Wendy Pini: An Artist Who Needs More Love

Wendy Pini 02Back in my youth in the early eighties, I ran across an indie comic at a science fiction convention.  It was called Elfquest.

I had never seen a comic like this before.  It was in a larger format, was detailed black & white and didn’t have superheroes or any characters I was familiar with.  The style was also . . . well, it drew me in as soon as I looked at it.  It was done by a husband and wife team named Wendy and Richard Pini.  I snapped up the first issue, went to a quiet corner and read through it.  Then I went back and grabbed all the issues I could afford (#1-6.)  I read through the first six issues over and over for the next few months, wishing I could get my hands on the following issues (this was before the rise of comic shops throughout the country.) I started drawing obsessively by copying her art.Wendy Pini 03

A couple of years later I found a new, local comic shop (B&D Comics) and found the rest of the issues up to that point.  I was astounded yet again at not only the artwork, but the writing and storytelling.  Keep in mind that at this point, independent comics were in their larval stage and anything other than Marvel and D.C. were considered ‘odd’.  I entered the D&D addiction around the same time and Elfquest and D&D went together like bullets and guns.  For a couple of years I was elf-crazed.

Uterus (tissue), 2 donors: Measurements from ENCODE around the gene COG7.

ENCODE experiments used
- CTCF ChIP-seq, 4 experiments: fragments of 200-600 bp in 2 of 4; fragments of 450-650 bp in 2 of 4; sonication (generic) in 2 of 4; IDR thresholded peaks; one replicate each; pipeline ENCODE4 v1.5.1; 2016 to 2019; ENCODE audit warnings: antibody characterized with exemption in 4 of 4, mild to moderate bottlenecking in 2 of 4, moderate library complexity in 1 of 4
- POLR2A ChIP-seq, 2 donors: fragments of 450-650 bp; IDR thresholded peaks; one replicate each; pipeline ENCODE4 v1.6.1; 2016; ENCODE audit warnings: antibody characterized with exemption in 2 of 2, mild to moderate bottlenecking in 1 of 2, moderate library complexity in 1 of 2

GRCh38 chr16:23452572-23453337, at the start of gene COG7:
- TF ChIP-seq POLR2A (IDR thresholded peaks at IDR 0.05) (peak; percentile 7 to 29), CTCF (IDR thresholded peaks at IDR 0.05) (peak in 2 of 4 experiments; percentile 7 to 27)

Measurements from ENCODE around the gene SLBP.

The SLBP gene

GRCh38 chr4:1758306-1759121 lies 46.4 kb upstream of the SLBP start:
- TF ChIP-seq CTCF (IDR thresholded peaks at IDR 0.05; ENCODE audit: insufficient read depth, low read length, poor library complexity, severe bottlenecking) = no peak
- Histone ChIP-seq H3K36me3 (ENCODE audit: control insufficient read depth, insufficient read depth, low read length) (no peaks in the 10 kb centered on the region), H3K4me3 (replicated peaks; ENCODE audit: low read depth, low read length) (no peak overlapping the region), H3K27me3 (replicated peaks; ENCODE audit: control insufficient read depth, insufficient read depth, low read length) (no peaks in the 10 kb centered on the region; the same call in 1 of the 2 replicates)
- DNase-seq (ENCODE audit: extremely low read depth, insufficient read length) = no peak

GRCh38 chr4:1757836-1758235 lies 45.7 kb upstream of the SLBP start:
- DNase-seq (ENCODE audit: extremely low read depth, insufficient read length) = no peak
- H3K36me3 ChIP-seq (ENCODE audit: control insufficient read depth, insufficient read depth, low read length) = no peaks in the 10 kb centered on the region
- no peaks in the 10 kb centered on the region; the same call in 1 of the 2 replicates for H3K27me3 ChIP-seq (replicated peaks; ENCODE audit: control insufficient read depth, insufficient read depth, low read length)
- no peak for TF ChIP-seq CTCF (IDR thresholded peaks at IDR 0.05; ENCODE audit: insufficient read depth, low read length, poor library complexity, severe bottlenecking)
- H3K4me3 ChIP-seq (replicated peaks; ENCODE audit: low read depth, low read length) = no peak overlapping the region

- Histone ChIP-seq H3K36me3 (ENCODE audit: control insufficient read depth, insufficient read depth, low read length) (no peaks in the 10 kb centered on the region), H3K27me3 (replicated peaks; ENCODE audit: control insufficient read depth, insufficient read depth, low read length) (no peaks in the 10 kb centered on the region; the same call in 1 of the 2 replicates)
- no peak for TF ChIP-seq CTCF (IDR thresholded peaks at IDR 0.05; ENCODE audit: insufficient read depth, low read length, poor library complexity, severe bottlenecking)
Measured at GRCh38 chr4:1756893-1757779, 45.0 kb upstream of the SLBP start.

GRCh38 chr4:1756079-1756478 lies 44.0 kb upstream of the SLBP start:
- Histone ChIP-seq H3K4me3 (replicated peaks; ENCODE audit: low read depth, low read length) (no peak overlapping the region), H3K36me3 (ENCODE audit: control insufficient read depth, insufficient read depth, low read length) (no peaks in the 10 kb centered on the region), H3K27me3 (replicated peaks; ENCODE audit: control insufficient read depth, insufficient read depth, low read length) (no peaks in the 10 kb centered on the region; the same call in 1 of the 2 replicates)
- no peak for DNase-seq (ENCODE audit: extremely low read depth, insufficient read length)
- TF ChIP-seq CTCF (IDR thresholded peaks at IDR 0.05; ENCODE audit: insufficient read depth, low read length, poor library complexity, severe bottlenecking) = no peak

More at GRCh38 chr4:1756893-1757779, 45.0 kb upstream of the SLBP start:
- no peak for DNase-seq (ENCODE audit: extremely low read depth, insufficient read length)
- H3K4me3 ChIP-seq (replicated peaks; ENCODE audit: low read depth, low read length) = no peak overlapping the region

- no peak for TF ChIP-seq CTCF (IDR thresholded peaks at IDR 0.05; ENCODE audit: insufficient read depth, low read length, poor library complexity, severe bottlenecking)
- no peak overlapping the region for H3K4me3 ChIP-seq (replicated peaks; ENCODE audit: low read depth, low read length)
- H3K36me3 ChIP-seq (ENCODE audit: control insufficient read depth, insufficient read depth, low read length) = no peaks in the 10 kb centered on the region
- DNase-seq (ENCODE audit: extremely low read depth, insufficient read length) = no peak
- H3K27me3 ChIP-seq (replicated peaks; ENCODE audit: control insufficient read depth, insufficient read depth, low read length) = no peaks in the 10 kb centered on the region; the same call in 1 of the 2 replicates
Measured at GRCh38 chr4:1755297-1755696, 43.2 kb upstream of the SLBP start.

Moreover, all of this was done by a girl.  A girl!  Hell, I was only vaguely familiar with females at the time, and in a purely theoretical fashion.  I was incredibly shy and introverted and in Middle School–a hellish combination.  Here was one of these mythical female creatures doing amazing writing and drawing in a genre I loved.  What sorcery was this?

Wendy Pini 04Other Elfquest books started appearing on regular bookstores in malls during this period.  Not only were they pretty and glossy, but were in color.  A few years later and Marvel Comics starting reprinting the comics in a standard comic book format.

(The story goes that Wendy and Richard went to Marvel and pitched Elfquest to them and were turned down flat.  Years later after they had exploded in the indie market, Marvel approached them to allow them to reprint Elfquest in their Epic line of creator-owned comics.  I can only imagine how satisfying that felt.)

I digress, however. Elfquest is amazing, but I want to talk primarily about Wendy.  As the years passed, I picked up more information about her.  About her “Law & Chaos” project, for instance.  She had tried to put together an animated movie of an Elric story, all by herself.  For those unfamiliar, Elric was the brooding, elvish anti-hero of Michael Moorcock. The project failed, as you might have imagined due to the massive efforts required to make even a short animated film, but does show the awesome level of commitment this woman had to her artwork.